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Top Stories This Week in the Chronicle.
January 28, 2005

U.S. marriage ban amendment is back

Rightist group warns Bush to get behind it or lose Social Security support

Washington, D.C.--Sen. Wayne Allard of Colorado reintroduced a proposed U.S. constitutional ban on same-sex marriage on January 24.

Newly christened as the Marriage Protection Amendment, the measure was defeated last year, when it was called the Federal Marriage Amendment.

Despite Republican gains in the Senate and Allard immediately signing 12 sponsors for the bill, it is unlikely that he will be able to muster the two-thirds supermajority needed to pass a constitutional amendment.

Rep. Marilyn Musgrave, also of Colorado, announced that she plans to introduce the same amendment in the House of Representatives.

Those pushing for the measure�s passage may have to do so without much support from the White House.

Last year, President Bush called for the amendment in his State of the Union address. But this time, he said in a January 16 Washington Post interview: �Senators have made it clear that so long as DOMA [the federal Defense of Marriage Act] is deemed constitutional, nothing will happen. I�d take their admonition seriously.�

Bush continued, �Until that changes, nothing will happen in the Senate.�

His spokesman, Scott McClellan, said that Bush was �willing to spend political capital� on the matter, but thought that it would not be enough to get it passed.

�The FMA has gone unmentioned by Bush since the election--and it appears more and more like a pre-election ploy rather than a principled stand,� said conservative gay pundit Andrew Sullivan.

Reactions from both the left and the right to Bush�s statements and Allard�s reintroduction of the amendment were swift.

�We should be asking Sen. Allard and his co-signers and supporters why they want to divert needed resources from more important issues this country is facing, such as education, health insurance, prescription drugs and national security,� said Stonewall Columbus executive director Kate Anderson. �Even President Bush in his inaugural address called for an end to bigotry when he said, �Our country must abandon all the habits of racism, because we cannot carry a message of freedom and the baggage of bigotry at the same time�.�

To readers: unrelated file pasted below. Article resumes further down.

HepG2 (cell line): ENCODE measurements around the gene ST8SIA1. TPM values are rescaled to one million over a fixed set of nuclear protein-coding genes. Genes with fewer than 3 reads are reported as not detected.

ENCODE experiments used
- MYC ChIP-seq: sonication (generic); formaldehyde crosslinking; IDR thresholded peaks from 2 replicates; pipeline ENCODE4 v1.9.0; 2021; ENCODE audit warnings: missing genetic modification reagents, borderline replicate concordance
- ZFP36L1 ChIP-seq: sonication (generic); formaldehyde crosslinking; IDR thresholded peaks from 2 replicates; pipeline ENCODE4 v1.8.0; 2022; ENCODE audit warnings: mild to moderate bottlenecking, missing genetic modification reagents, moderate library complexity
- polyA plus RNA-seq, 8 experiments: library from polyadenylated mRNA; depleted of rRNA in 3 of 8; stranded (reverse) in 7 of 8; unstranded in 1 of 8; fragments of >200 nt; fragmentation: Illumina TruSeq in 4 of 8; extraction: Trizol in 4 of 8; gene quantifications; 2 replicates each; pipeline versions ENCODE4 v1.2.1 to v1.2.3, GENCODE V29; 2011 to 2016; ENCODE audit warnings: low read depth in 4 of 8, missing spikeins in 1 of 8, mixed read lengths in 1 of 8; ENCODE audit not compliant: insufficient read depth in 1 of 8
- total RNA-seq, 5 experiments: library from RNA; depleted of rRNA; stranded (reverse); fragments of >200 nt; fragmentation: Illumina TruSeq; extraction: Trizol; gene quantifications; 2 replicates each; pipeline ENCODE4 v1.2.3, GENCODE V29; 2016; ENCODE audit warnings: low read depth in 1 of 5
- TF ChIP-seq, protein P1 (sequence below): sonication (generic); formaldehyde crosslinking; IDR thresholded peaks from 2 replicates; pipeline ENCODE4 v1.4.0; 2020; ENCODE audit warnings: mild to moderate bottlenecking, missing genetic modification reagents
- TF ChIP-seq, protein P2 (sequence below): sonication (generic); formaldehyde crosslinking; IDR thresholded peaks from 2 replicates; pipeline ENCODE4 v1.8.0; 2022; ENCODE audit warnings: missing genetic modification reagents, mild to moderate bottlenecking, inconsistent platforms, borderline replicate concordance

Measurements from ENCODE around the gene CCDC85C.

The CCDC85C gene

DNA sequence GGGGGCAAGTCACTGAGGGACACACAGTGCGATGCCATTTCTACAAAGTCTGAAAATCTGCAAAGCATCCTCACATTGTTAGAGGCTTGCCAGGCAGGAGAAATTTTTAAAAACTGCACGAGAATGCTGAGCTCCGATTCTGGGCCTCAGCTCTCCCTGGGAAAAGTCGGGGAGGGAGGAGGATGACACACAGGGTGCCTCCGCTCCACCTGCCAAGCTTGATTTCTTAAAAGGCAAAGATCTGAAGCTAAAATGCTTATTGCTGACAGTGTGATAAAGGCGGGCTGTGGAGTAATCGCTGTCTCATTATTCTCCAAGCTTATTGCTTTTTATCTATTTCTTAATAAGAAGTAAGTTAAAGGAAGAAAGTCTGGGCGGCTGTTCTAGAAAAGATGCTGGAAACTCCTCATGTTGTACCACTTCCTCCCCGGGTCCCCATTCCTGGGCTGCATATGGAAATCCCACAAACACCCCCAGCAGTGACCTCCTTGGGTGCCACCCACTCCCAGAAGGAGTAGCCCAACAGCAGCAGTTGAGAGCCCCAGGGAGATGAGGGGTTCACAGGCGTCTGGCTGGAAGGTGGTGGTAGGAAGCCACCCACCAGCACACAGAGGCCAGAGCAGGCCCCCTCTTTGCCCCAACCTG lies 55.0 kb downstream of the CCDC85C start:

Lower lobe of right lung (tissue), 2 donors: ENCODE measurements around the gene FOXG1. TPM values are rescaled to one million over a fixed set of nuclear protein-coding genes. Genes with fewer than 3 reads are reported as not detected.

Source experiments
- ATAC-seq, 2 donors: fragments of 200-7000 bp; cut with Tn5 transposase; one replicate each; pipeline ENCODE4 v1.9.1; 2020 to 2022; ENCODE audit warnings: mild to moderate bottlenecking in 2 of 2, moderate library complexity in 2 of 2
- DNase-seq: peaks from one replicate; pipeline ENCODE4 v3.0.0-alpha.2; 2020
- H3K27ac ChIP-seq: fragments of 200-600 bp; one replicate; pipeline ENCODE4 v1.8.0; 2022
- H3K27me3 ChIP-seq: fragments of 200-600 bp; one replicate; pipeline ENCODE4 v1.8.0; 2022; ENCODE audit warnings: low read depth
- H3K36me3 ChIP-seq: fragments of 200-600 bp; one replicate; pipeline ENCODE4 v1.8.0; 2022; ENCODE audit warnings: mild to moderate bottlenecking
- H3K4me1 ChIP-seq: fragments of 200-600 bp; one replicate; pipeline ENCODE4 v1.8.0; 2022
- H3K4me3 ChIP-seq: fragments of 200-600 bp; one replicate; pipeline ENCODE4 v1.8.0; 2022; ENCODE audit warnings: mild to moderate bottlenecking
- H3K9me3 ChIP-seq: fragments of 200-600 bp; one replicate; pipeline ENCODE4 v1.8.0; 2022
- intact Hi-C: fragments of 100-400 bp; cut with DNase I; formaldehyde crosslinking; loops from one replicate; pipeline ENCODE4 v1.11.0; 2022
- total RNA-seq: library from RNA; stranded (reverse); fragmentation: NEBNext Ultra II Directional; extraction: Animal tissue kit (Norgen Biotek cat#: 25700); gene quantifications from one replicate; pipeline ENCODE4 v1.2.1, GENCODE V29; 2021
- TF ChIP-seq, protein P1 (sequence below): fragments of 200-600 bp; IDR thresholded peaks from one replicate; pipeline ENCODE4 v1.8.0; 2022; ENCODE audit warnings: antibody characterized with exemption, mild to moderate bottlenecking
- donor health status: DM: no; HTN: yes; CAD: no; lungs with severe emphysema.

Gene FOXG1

�This is clearly political payback,� said Democratic National Committee chair Terry McAuliffe. �The only reason Washington Republicans would introduce a measure that has already failed is to appease a small group of right-wing extremists who are now running their party. The majority of Americans believe in extending legal protections to same-sex couples and are opposed to this divisive amendment.�

Bush�s lack of vocal support for the measure brought threats from leading religious right arch-conservatives that their support of Social Security reform might be dependent on the White House�s efforts on behalf of the amendment.

�Is he prepared to spend significant political capital on privatization but reluctant to go devote the same energy to preserving traditional marriage?� a January 18 letter from the Arlington Group, quoted in the New York Times, asks. �If so, it would create outrage with countless voters who stood with him just a few weeks ago, including an unprecedented number of African-Americans, Latinos and Catholics who broke with tradition and supported the president solely because of this issue.�

The Arlington Group is composed of far-right leaders including the Family Research Council�s Tony Perkins, Paul Weyrich, Jerry Falwell, James C. Dobson of Focus on the Family, and representatives from the Southern Baptist Convention and the American Family Association.

The letter fails to note, however, that a large number of African-American voters who supported state marriage amendments also voted for Sen. John Kerry, and accusations of voter disenfranchisement in African-American districts were common.

�This amendment was soundly defeated in the last Congress, ad for good reason,� said Ralph G. Neas, president of People for the American Way, a group advocating separation of church and state. �The United States Constitution is the foundation of our freedom, and has never been amended to single out one group of Americans for discrimination.�

�The American people value freedom, not discrimination,� Winnie Stachelberg, political director of the Human Rights Campaign concurred. �Americans want laws that ensure the safety and stability of their neighbors, and that�s what our policymakers should be focused on.�

�Pushing an amendment that would deny protections to millions of Americans is completely out of step with our nation�s values,� she concluded.

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